Well, I hope that you got to celebrate your freedom as an American this week by watching stuff blow up. If not, I’m sure that life will go on. But we had a nice (albeit very warm) evening with a couple of FCC families, sitting on comfy chairs and watching the East Peoria fireworks display together.
Speaking of the FCC family, we’re in the home stretch of our various preparations for our upcoming VBS, starting next Monday. So please be in prayer not only that we can get everything done in time, but more importantly that God would be going ahead of us, alongside of us, and behind us, working to furrow and nurture the hearts of everyone involved -- our workers, our leaders, the children attending, and even their families. We don’t just want this to be a fun week -- we want it to be a life-changing week that draws people closer to the Lord.
In our service this Sunday, we had the blessing to host missionaries Adrian and Susie Troyer. They were originally looking forward to being in North Africa, but have been (shudder) forced to minister on the French Riviera, in the beautiful coastal city of Marseille. Over the past several years of ministry, they’ve been able to use living in France as an opportunity to reach Muslims from the Sudan, Algeria, Tunisia, and several other North African countries -- amazingly, having a much more international outreach to North Africa while living in Europe than they would have by living in Africa.
God is amazingly smarter than we are...
In our message this week, we chatted about that as we continued on in the Book of James by looking at Chapter 3 (ironically, Adrian reminded me that when he last came to speak at our church two years ago, this was the passage that he’d preached on), which is all about making sure that you’re living out Godly wisdom in your life. When I say that, it’s easy to get lost.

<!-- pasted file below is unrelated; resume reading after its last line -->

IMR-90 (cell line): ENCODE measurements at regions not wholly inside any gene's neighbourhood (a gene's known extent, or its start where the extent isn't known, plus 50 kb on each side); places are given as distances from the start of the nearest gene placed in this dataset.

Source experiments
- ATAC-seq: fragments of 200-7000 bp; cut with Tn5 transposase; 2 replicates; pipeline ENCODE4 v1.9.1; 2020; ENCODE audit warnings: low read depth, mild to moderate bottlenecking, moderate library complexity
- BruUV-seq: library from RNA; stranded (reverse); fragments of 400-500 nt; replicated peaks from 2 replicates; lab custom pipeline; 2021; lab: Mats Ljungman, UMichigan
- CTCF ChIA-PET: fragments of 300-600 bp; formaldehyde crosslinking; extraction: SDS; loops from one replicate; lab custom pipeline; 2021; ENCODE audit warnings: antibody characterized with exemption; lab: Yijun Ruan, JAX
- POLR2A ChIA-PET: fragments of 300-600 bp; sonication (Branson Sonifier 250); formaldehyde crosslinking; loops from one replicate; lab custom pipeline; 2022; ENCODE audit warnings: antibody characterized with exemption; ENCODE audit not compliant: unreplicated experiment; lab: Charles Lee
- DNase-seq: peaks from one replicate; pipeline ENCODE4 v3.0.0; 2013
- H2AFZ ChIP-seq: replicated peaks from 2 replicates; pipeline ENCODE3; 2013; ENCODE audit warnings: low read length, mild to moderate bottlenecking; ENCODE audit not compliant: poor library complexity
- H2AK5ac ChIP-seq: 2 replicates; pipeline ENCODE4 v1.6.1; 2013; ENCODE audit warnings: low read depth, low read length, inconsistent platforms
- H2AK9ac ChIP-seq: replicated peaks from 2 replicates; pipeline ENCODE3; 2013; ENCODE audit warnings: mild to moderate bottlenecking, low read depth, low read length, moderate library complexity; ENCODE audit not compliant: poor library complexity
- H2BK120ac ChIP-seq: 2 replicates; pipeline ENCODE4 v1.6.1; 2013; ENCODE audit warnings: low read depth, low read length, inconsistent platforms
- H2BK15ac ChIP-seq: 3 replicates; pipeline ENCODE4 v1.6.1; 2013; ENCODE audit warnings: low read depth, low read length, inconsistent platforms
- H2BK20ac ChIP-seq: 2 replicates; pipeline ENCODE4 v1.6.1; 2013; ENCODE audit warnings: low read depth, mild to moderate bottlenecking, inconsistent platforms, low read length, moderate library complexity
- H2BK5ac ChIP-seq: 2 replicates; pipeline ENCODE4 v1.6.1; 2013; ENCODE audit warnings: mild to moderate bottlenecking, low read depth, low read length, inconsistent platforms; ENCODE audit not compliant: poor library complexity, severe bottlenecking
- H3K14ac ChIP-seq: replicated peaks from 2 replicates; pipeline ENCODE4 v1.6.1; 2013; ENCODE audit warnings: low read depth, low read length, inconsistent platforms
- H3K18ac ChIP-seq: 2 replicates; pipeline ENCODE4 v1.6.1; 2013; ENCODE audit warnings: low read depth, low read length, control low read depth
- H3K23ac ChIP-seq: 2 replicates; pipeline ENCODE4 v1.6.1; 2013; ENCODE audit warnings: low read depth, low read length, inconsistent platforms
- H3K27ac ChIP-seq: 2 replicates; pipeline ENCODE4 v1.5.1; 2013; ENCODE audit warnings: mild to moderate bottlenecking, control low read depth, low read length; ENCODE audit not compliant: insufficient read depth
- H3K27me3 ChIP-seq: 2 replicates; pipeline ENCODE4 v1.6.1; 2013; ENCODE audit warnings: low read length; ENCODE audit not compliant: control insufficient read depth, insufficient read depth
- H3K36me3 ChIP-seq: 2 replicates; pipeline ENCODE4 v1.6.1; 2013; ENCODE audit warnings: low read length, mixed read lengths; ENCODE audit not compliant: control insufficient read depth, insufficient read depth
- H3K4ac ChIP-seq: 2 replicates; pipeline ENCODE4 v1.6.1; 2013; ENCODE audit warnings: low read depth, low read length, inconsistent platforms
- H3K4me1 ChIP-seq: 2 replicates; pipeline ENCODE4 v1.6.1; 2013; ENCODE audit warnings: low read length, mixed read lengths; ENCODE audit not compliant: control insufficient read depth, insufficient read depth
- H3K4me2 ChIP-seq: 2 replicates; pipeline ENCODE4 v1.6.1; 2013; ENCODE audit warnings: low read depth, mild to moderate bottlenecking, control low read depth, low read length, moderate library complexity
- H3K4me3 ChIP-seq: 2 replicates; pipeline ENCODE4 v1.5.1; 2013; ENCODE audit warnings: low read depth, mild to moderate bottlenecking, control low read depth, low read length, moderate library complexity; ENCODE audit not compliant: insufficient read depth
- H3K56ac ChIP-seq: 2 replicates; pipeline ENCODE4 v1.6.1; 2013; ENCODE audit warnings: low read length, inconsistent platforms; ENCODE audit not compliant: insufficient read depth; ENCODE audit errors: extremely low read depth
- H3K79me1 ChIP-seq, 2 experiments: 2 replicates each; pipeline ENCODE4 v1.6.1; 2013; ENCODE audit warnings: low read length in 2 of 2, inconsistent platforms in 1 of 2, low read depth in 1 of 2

First off, we tend to picture “wisdom” as coming from white-bearded sages sitting on mountaintops, or from people of great stature who are highly-esteemed. And it can. But wisdom isn’t about age or experience or even directly about knowledge -- it’s about knowing what to do with what you know. Not just knowing things, but understanding things.
Secondly, unlike our stupidities (which we can be painfully aware of), most of us don’t recognize our foolishnesses (’cuz we almost always seem wise from our point of view). It’s invariably the other guy who’s foolish, and our own perspective that’s clearly the wise one.
But James warns us that real wisdom isn’t the caustic kind that wins the argument every time. It’s not the kind that uses words to bite and scathe and demean those around us. It’s not the kind that groups people into boxes and divides the “them” from the “us” tribes. No, real wisdom from God builds peace, not unrest. It’s submissive, not dominant. It’s considerate, not demeaning. It’s impartial and unwavering, not prejudiced and self-justifying.
Godly wisdom starts with humility and works itself outward in loving action toward everyone around us. It consciously builds up others and consciously strengthens others, while our natural foolishness usually focuses on just strengthening ourselves.
So choose carefully when you open your mouth next -- was that really wisdom that you were about to utter...?